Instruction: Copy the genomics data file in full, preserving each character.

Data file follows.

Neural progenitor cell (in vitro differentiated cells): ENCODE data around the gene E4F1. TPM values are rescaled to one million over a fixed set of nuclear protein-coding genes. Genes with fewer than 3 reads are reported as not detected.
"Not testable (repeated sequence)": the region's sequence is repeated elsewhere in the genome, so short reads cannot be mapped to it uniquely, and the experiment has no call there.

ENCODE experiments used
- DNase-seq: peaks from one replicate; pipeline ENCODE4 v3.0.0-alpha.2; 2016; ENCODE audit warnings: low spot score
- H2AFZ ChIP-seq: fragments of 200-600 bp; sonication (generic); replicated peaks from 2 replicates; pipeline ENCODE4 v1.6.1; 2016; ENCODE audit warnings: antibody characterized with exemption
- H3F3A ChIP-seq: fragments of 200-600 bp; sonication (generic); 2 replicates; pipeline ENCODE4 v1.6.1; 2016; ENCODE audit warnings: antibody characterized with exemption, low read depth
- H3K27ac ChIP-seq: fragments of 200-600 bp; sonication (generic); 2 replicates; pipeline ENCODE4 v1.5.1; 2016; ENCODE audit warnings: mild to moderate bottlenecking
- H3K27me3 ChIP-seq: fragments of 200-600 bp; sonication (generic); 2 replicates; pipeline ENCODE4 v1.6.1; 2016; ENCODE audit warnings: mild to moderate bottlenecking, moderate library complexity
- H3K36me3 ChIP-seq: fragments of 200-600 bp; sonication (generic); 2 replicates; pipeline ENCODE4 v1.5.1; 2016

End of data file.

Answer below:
Neural progenitor cell (in vitro differentiated cells): ENCODE data around the gene E4F1. TPM values are rescaled to one million over a fixed set of nuclear protein-coding genes. Genes with fewer than 3 reads are reported as not detected.
"Not testable (repeated sequence)": the region's sequence is repeated elsewhere in the genome, so short reads cannot be mapped to it uniquely, and the experiment has no call there.

ENCODE experiments used
- DNase-seq: peaks from one replicate; pipeline ENCODE4 v3.0.0-alpha.2; 2016; ENCODE audit warnings: low spot score
- H2AFZ ChIP-seq: fragments of 200-600 bp; sonication (generic); replicated peaks from 2 replicates; pipeline ENCODE4 v1.6.1; 2016; ENCODE audit warnings: antibody characterized with exemption
- H3F3A ChIP-seq: fragments of 200-600 bp; sonication (generic); 2 replicates; pipeline ENCODE4 v1.6.1; 2016; ENCODE audit warnings: antibody characterized with exemption, low read depth
- H3K27ac ChIP-seq: fragments of 200-600 bp; sonication (generic); 2 replicates; pipeline ENCODE4 v1.5.1; 2016; ENCODE audit warnings: mild to moderate bottlenecking
- H3K27me3 ChIP-seq: fragments of 200-600 bp; sonication (generic); 2 replicates; pipeline ENCODE4 v1.6.1; 2016; ENCODE audit warnings: mild to moderate bottlenecking, moderate library complexity
- H3K36me3 ChIP-seq: fragments of 200-600 bp; sonication (generic); 2 replicates; pipeline ENCODE4 v1.5.1; 2016